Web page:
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‘Up’: a new take on quixotic quests

Disney knows its literature. “The Lion King” is repackaged “Hamlet,” and the majority of the studio’s releases prior to the 2000s were variations on fables and Brothers Grimm tales. In “Up,” Disney/Pixar’s newest release, the studios team up to reinvent perhaps the greatest novel of all time, “Don Quixote.”

The premise is simple: An old, isolated, and socially outcast man takes on a wonderfully ludicrous endeavor in order to give his life meaning. In Miguel de Cervantes’ masterpiece, “Don Quixote,” the titular character fights windmills in a vain attempt to revive the ideal of chivalry. In “Up,” a bedraggled and curmudgeonly Carl Fredrickson aims to remember his late wife by following through on a long-lost promise.

In both cases, the characters succeed through their failures. When Don Quixote lies at his deathbed, the presumed thematic result would be the final death of chivalry and honor; instead, Sancho Panza, Quixote’s trusted friend, and Quixote’s relatives are all invigorated by the dying man’s daring and imagination. If anything, Don Quixote’s martyrdom in the name of chivalry has done more to preserve it than any real knight ever could. Without saying too much in the way of plot, trust that “Up” allows Fredrickson the same dignity.

Of course, Fredrickson has his own Sancho Panza as well — a well-intentioned but buffoonish young Wilderness Explorer named Russell, who accompanies Fredricksen on his quixotic quest to fly his house to South America. Not to forget, a talking dog, Dug, serves as a trusty steed in lieu of Quixote’s Rocinante.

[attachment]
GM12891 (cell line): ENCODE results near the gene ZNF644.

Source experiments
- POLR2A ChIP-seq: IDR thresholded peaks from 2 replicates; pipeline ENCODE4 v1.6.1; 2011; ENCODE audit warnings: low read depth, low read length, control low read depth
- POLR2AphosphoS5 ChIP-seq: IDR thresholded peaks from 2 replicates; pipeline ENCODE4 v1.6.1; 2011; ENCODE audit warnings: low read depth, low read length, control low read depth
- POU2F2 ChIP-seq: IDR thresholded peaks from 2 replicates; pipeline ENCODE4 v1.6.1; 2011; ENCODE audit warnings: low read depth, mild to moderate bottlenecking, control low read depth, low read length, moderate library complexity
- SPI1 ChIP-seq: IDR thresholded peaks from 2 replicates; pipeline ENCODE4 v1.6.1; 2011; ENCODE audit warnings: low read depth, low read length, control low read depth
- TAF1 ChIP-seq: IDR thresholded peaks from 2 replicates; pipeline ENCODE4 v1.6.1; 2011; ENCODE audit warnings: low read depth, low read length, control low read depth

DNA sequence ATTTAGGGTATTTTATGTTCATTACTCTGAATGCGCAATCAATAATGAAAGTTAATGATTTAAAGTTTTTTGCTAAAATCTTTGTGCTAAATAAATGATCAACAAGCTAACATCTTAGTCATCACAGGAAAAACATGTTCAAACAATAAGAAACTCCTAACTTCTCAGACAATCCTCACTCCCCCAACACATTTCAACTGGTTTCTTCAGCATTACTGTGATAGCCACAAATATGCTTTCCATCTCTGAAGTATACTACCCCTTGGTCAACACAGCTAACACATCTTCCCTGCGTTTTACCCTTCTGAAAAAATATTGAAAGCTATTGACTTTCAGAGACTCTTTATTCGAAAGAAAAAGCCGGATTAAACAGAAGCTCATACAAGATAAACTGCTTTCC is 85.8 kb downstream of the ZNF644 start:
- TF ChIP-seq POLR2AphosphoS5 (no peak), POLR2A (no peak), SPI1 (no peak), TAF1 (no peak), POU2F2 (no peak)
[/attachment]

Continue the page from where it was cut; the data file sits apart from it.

None of this is to suggest that Disney’s work is derivative. “Up” is by no means a saccharine retelling of the classic work; instead it is a clever and deeply felt reinvention of the work. While originating on the same premise of an adventurous and daring dream, “Up” explores the issues of our time — most notably, loss. Moreover, the film captures the bittersweet effect of Cervantes’ irony throughout — Fredrickson, Russell and Dug are not heroic figures. Instead, they are all deeply flawed and rely on one another in order to survive their epic quest. The effect is palpable, somewhere near your left ventricle.

Finally, “Up” breathes new life into a wonderful literary genre that is often forgotten in film outside of the “road trip” movie: the picaresque. The simplicity of storytelling in “Up” trusts its genre and trusts its audience to become entangled with its characters and their trials. By the end of the film, Disney/Pixar makes good on the implicit promise of the genre and reifies the audience’s faith in humanity.

Much like the closing scenes at the end of “Don Quixote,” the last moments of “Up” reassure the audience that there is a life worth living, even through the hardest of hardships, and that it isn’t too far out of reach. In these times, this is an important message for everyone to hear, no matter what their age.

Kellen Hoxworth, of Mahtomedi, is a director of theater and has recently worked on productions of “Hamlet” and “Mother Courage and Her Children,” and is currently working on the GreenHouse New Play Festival at HotCity Theatre http://www.hotcitytheatre.org/greenhouse.html in St. Louis, Mo.

Comments (1)

  1. Submitted by Patricia Kurz on 06/08/2009 - 04:17 pm.

    I am 3/4 thru DQ as I write this. I saw the movie and made the connection too. I did not read all of your review yet, as it hinted at some end scenes I do not wish to know prematurely. However I did share it on my Facebook page. Loved and agreed with your astute commentary. I had missed some of the obvious comparisons when I saw it, but then I was distracted by tears of happiness and sorrow. Thanks for connecting it to my new “favorite” novel.

    pat kurz

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